Effective communication. In management and leadership, there are few other skills that people engage in so regularly, yet fail in so consistently and with so much gusto. The preponderance of leaders who are brilliant, effective managers but who can’t communicate effectively is stunning.
I don’t need to cite stats ad nauseam, since anyone who works in an organization can tell you that business communication and engaging employees is absolutely critical in providing employees the work environment they need to truly succeed. I do, though, like this stat from Towers Watson’s 2009/2010 Communication ROI Study, because I think that it hones in on something crucial:
Just 58% of companies are effective at communicating their corporate values.
Incredible – not only are leaders and managers ineffective communicators, they’re not communicating effectively about THE MOST IMPORTANT aspects of their organization.
So, given that leaders aren’t communicating the key messages as well as they could be, how do we answer this question? How should budding leaders prepare to communicate effectively?
There are obviously many thoughts on this matter and it is both too nuanced and too broad to offer a one-size-fits-all answer, but I think that Harvard Business Professor John Baldoni offers a realistic, concise answer that conforms to the ideas that we’ve witnessed in our work as well.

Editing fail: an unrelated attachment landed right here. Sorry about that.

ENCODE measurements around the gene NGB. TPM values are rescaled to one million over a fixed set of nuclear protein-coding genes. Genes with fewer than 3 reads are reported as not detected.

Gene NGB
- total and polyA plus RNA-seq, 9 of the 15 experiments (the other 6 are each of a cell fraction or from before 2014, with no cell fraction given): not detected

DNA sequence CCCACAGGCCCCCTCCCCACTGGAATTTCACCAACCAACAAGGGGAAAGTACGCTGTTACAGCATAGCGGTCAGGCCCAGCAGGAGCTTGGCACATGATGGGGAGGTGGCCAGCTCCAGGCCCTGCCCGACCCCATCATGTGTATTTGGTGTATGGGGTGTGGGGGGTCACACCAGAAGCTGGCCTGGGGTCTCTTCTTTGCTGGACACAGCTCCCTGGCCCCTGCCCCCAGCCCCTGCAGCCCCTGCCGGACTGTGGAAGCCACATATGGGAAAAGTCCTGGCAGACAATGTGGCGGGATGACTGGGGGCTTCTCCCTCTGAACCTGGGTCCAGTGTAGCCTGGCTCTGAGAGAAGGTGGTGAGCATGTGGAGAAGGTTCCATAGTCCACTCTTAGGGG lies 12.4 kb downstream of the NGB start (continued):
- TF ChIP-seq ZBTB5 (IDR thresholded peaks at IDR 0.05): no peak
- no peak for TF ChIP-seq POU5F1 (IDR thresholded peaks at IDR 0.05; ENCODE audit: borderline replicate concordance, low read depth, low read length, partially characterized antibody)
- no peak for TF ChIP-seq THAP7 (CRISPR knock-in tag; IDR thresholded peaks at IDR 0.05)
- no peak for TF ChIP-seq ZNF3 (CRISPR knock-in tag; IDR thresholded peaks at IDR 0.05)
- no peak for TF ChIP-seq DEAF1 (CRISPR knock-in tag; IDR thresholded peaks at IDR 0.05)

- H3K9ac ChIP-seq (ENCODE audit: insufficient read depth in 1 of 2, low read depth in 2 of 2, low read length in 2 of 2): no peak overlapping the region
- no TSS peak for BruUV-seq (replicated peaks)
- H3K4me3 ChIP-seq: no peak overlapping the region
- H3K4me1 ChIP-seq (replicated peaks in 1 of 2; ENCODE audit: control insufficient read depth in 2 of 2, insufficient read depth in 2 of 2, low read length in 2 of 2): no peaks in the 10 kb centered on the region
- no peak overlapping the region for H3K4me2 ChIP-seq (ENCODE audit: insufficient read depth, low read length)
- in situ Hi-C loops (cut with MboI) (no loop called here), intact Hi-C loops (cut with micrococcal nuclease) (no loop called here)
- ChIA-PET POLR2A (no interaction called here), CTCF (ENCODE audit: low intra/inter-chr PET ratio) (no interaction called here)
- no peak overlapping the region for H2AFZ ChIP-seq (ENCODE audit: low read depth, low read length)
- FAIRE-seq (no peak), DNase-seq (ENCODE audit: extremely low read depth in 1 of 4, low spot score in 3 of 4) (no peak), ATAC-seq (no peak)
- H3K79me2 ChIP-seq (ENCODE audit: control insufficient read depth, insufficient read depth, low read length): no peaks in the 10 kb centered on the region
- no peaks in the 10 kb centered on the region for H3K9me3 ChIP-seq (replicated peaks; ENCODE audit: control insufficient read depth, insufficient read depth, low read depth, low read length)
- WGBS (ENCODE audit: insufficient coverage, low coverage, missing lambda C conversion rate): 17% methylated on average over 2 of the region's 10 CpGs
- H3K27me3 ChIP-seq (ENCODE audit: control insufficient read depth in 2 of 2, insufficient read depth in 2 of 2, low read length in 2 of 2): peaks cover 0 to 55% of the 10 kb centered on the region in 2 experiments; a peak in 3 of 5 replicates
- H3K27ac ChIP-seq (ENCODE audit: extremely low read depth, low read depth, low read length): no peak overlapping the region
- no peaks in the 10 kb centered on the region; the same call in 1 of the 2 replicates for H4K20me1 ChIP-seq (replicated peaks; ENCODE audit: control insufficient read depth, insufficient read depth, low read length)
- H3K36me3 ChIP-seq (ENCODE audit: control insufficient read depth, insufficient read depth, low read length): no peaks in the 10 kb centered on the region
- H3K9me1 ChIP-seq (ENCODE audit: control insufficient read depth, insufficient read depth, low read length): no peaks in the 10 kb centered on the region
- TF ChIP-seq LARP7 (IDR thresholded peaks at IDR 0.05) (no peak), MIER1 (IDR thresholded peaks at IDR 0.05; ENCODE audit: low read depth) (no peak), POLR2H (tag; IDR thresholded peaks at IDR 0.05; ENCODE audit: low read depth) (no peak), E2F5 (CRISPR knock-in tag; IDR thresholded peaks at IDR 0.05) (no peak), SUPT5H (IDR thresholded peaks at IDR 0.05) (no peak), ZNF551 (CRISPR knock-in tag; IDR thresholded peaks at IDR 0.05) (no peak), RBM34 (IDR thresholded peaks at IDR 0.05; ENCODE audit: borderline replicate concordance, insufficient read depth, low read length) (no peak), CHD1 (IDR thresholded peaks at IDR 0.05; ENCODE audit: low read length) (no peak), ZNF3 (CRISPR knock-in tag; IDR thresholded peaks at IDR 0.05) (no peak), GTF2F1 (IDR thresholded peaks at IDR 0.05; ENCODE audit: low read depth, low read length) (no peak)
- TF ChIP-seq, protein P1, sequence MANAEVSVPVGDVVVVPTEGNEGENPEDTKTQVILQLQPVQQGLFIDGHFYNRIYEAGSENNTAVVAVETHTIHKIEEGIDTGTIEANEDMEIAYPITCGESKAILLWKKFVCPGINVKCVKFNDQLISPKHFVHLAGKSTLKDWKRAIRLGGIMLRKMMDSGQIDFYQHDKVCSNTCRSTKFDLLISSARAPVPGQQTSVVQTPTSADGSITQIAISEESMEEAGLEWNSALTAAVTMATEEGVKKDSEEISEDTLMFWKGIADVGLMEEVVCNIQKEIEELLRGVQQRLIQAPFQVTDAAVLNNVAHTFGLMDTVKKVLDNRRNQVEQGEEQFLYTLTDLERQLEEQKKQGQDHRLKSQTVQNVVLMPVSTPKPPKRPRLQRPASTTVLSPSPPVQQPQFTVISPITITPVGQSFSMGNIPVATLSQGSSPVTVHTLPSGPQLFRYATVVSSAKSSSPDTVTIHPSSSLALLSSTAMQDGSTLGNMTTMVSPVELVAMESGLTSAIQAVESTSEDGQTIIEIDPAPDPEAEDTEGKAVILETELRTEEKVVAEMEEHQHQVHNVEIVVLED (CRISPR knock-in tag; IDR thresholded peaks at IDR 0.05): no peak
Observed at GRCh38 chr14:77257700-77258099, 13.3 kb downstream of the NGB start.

In an Inc. Magazine article titled How to Lead with Purpose, Baldoni states the following about how leaders can be more effective communicators: “Be yourself, but be aware… Communication is more than words; it is also listening and learning from what you hear and do not hear.”
The beauty of this statement is that it hits perfectly on the realization of the need for self-awareness on a leadership level as well as for a sharp ear for how others approach issues. Leaders can’t simply lead from a “My way or the highway” bubble.
Leadership is about recognizing where one’s strengths lie and capitalizing on those strengths. It’s also about realizing that each and every employee is going to receive information differently and become motivated by different styles of communication and varied messages.
Take a very abstract leader (a fairly common Profile for leaders) – this person sees things in the big picture. Leadership communication means that she asks “Why?” and “What’s the rationale?” and connects dots that many cannot connect. She’s also not naturally wired to care about the details.
This is where self-awareness comes into play—it’s about doing the things that come naturally: ideas, visioning, and questioning.
But it’s also the realization that her team needs to implement this vision. And if that team is filled with concrete thinkers or right-brain thinkers or quiet employees who prefer defined plans and situations, speaking in broad ideas ain’t gonna cut it.
The communication breakdown is already in place and no matter how many other leadership qualities she may possess—accountability, drive, intelligence, purpose, etc.—they’re not being adequately communicated into reality. Communication skills are the key and this is where Baldoni’s simple words can come back even more simply.
Question: How should a budding leader prepare to communicate effectively?
Answer: Be yourself. Understand that others are different and find the ways that they need to receive information to be successful.